Wouter Vanstiphout

Michelle Provoost started her presentation with the correction that INTI’s practice is not solely concerned with making inventories of post-war new towns in Europe and archiving and preserving them. Rather, INTI is a research and educational institution, focusing on the latest new towns, dispersed around the globe from South America to Africa to southern Asia. All of these new, emerging towns are in the middle of a process of fast transformation and urban development and face major planning issues. INTI is dedicated to contributing to the improvement of the urban and social quality of these transitional cities. In some cases they are still on the drawing board, and INTI tries to improve the design process by developing alternatives aimed at the common good – the good society –, and ‘socialize’ the designs. These contributions may be based on the learning curve the west has made in the modernist thinking and practice of urban planning in post-war European 'new towns.' Although these former symbols of the welfare state (e.g. the banlieues of Paris) have become the grim emblems of social disintegration and ethnic tensions, there is no justification for blaming the initial social ideals of these designs for their demise. Yet, in practice the contrary is the case: restructuring programs – read: demolishment – are now initiated across Europe, that ostracize these designs as emblems of evil, thus cynically denouncing the modernist ideals in which they have been grounded.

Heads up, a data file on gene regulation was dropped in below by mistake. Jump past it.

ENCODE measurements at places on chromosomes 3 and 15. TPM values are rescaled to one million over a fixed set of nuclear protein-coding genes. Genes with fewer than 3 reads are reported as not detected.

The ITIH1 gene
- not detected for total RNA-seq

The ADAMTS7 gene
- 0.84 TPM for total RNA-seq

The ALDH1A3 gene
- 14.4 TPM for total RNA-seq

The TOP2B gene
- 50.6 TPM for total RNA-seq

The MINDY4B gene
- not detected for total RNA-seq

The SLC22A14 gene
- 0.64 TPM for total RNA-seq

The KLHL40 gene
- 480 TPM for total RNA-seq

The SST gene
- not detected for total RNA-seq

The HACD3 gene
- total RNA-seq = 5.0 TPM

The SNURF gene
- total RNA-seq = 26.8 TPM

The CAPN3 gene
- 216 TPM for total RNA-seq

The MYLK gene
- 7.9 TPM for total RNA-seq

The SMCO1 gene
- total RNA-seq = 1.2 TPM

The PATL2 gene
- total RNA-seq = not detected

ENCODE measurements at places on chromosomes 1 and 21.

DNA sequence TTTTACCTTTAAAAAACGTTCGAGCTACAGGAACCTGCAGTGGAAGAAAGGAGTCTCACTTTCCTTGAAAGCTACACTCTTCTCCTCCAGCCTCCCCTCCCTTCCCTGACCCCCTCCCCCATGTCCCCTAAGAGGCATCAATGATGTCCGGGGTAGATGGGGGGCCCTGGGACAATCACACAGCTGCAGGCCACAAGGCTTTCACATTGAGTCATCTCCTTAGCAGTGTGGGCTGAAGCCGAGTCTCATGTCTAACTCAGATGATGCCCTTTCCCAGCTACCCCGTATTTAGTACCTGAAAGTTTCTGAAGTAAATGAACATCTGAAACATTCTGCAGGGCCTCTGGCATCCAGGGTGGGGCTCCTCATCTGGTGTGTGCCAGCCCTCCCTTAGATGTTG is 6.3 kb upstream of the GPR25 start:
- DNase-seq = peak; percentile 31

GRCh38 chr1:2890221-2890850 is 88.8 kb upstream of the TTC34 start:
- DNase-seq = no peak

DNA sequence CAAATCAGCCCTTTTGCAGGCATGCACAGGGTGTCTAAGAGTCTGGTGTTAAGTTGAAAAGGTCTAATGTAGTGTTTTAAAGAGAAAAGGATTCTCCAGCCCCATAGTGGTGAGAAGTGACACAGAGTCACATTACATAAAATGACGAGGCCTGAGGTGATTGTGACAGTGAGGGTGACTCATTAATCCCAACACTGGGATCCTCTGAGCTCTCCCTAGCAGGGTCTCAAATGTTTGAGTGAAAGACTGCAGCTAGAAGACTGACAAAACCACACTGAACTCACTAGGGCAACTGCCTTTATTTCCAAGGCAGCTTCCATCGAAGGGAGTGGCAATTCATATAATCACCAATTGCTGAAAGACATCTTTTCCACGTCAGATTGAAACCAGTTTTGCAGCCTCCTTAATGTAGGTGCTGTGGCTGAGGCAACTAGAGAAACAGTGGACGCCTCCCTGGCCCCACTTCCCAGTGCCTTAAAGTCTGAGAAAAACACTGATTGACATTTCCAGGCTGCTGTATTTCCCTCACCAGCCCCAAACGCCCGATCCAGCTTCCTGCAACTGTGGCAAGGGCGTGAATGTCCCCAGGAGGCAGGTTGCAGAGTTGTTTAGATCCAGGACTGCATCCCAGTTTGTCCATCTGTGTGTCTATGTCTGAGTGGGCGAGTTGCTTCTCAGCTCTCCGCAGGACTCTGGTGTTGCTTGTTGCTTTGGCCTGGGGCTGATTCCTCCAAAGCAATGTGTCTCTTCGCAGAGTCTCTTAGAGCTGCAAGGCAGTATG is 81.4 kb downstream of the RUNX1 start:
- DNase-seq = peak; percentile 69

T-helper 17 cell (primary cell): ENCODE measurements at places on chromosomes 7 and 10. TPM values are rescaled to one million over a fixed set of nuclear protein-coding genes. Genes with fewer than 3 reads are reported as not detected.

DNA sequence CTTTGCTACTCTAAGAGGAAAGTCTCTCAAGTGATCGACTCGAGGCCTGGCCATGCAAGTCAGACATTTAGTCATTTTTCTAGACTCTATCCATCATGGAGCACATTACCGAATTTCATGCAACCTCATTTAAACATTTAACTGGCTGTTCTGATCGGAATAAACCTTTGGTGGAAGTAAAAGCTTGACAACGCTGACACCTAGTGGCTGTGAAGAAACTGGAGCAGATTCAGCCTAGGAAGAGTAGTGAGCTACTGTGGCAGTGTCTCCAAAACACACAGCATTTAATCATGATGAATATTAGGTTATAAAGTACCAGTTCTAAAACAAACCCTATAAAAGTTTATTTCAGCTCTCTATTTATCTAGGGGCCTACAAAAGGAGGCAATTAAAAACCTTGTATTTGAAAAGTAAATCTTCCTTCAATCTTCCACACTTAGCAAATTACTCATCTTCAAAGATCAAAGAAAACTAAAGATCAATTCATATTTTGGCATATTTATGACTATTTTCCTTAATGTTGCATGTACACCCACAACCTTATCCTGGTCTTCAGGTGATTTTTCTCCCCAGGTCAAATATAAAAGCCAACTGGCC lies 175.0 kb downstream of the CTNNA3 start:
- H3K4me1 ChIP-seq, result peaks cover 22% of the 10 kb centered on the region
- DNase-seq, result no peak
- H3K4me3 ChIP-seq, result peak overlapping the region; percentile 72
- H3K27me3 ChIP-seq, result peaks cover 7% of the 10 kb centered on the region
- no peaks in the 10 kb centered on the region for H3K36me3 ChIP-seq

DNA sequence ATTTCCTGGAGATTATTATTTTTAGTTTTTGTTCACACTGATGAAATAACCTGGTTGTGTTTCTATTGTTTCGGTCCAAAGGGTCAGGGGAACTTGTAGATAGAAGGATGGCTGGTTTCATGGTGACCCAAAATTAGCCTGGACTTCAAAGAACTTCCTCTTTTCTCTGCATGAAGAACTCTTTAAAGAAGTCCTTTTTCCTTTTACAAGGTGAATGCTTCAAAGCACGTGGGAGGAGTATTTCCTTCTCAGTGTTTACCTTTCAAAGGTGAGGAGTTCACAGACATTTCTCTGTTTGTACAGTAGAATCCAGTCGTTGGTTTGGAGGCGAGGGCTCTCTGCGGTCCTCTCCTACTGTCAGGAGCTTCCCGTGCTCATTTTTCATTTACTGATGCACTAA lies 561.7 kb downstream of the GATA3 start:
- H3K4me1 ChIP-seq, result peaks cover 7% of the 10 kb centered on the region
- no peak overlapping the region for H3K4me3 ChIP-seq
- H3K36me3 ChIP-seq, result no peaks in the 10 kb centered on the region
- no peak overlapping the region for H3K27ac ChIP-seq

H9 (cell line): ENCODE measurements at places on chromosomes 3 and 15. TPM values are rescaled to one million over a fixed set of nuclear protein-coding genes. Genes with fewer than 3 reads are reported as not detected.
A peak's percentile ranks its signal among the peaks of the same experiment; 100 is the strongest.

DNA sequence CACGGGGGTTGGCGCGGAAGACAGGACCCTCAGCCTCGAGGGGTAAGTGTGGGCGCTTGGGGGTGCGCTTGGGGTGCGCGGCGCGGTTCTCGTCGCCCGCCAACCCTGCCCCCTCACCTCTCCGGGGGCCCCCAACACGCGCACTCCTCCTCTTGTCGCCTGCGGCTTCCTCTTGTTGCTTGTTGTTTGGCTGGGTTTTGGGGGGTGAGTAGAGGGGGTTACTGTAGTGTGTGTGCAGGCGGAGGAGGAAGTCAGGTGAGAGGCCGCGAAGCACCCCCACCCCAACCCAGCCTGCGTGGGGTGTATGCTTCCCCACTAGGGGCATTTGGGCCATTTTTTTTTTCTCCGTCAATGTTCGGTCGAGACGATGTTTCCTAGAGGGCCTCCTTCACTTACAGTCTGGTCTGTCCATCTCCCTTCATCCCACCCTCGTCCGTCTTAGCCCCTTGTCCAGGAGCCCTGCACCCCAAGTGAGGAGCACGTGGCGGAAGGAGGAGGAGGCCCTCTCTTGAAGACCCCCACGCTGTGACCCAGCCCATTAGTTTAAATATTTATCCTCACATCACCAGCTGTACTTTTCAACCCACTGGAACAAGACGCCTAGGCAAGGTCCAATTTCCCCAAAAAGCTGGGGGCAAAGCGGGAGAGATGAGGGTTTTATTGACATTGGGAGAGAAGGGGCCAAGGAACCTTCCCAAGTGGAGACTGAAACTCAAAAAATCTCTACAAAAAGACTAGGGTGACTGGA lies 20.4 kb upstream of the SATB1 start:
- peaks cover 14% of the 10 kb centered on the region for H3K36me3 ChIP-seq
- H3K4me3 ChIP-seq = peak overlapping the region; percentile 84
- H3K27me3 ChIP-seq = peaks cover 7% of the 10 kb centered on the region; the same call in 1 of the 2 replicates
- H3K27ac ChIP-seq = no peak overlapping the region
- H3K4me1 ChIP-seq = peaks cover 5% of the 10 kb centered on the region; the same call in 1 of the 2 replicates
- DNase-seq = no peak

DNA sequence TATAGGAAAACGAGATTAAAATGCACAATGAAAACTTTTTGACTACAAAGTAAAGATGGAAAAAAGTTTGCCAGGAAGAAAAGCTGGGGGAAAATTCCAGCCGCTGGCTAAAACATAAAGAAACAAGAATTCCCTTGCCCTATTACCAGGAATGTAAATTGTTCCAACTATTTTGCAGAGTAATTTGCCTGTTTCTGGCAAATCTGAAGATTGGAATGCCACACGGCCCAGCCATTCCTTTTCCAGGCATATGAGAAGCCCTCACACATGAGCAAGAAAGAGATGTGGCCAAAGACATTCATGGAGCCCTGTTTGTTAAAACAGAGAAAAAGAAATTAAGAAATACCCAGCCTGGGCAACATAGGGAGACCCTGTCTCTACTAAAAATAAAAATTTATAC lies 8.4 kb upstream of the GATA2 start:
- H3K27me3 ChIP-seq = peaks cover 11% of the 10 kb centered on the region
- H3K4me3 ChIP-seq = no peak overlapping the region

Michelle Provoost